French politics

A question of “parrainages”

Marine Le Pen, FN candidate for the French presidential election

Marine Le Pen did not win her case. Indeed, the FN leader and candidate for the French presidency was dismissed by the French Constitutional Court where she demanded the “parrainages” (supports) anonymity of mayors for the candidates. As justification, it was considered the current system – the publicity of the supports – was perfectly in conformity with the Constitution of the Fifth Republic and it was impossible to change the rules just sixty days before the election anyway.

Will Marine Le Pen obtain her 500 supports? This is the question currently asked by some political analysts and scholars and by the FN president herself. According to her, she got near 420 supports so far and still is denouncing a so-called system which is looking for preventing her to stand for the election.

The “parrainages” issue is still a very burning issue, coming back at any presidential election. 500 mayors or local representatives’ signatures are required to run. The system was designed and implemented by General de Gaulle in 1962 to avoid any scatterbrained candidacy.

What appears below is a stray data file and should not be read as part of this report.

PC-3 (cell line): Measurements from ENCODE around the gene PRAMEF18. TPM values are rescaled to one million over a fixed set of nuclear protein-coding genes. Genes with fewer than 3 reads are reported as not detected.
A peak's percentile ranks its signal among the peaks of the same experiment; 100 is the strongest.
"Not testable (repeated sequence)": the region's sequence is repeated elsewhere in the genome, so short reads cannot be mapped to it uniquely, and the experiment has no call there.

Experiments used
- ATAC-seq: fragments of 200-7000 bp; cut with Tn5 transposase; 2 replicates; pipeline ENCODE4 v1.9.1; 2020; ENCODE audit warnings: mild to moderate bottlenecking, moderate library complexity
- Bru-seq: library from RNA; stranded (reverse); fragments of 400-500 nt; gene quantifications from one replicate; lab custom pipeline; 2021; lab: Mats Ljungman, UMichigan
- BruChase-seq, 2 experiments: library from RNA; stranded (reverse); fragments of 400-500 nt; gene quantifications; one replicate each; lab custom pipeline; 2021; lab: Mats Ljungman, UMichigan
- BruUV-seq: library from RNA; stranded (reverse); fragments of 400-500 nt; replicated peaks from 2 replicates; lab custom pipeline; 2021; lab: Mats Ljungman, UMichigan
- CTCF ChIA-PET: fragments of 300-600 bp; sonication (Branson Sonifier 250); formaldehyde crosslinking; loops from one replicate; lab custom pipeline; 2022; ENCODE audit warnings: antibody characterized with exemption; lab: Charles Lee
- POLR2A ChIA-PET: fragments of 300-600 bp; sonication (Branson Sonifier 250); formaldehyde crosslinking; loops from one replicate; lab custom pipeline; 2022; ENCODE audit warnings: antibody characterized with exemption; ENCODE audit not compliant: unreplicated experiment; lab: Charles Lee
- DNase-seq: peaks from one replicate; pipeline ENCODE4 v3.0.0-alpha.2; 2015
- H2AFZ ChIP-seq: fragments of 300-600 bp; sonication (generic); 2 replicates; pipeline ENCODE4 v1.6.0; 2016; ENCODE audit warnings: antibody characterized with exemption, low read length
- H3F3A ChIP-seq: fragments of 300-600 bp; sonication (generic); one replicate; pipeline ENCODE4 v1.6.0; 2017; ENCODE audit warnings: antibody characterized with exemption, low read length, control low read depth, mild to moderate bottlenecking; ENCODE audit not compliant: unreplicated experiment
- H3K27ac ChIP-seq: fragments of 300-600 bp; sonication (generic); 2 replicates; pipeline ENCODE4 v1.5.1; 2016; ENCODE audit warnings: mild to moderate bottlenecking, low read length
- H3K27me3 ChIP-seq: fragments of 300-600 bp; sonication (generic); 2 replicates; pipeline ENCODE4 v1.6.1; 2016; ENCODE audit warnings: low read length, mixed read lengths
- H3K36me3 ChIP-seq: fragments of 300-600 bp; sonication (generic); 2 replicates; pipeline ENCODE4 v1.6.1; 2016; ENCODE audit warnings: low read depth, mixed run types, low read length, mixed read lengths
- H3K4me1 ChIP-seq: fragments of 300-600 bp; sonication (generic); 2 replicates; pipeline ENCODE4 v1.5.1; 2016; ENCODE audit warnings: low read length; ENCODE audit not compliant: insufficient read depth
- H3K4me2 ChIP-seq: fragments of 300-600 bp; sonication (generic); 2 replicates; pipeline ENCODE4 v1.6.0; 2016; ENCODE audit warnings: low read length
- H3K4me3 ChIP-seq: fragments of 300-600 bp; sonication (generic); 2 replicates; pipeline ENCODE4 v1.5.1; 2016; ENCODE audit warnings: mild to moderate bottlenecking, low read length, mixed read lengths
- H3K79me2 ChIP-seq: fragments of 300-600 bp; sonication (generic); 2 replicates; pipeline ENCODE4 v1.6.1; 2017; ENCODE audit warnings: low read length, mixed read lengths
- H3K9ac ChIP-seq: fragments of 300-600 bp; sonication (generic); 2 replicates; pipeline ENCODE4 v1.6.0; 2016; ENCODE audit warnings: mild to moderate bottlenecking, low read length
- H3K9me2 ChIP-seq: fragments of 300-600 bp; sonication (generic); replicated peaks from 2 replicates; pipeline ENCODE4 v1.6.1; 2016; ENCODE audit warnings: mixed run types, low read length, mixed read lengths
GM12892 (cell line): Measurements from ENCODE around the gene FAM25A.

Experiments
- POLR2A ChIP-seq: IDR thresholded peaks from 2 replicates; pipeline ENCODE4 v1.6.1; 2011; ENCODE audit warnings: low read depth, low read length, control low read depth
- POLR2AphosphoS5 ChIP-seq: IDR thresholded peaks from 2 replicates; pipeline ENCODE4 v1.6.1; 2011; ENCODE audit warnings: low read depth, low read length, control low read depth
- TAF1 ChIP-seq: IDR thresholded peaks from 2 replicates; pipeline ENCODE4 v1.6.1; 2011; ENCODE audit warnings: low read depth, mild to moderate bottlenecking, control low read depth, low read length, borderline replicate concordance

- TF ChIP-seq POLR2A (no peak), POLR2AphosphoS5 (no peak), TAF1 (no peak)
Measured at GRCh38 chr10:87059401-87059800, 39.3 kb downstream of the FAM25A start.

Since then, the process little evolved excepted in 1976 where the minimum threshold to get the signatures went from 100 to 500 and made the things more complicated for some candidates. In 1981 for example, Jean-Marie Le Pen, the former FN president and Marine’s father, didn’t be able to run as Charles Pasqua – the Nicolas Sarkozy’s mentor – in 2002, because of insufficient supports. And at any presidential election, some candidates experience the same situation.

As controversial it may be, the “parrainages” system asks the following issue: the democratic legitimacy of a process in which French people are supposed to elect the president of the Republic on the most possible universal way. Such a principle should guarantee that all the political circles of influence are represented. However, the system eventually favoured the French traditional political parties thanks to a very import network of local representatives which is not the case for the Front national although Marine Le Pen underestimated the situation because of goods opinions polls.

The French Constitutional Court’s decision to maintain the publicity of the mayors supports is not surprising, on the behalf of a democratic transparency. Indeed, anonymity would not have been a democratic progress and a good idea insofar as nothing would have been resolved after all. Nonetheless, the “parrainages” debate gave the opportunity to think about the process and to propose some alternative solutions to make the system better.

In spite of all, a solution will have to be found especially when it is known that Marine Le Pen is backed by 15% of the French people according the opinion polls and it is not the interest of any candidate that the far right candidate can’t run and submit her candidacy to French voters, because of insufficient supports.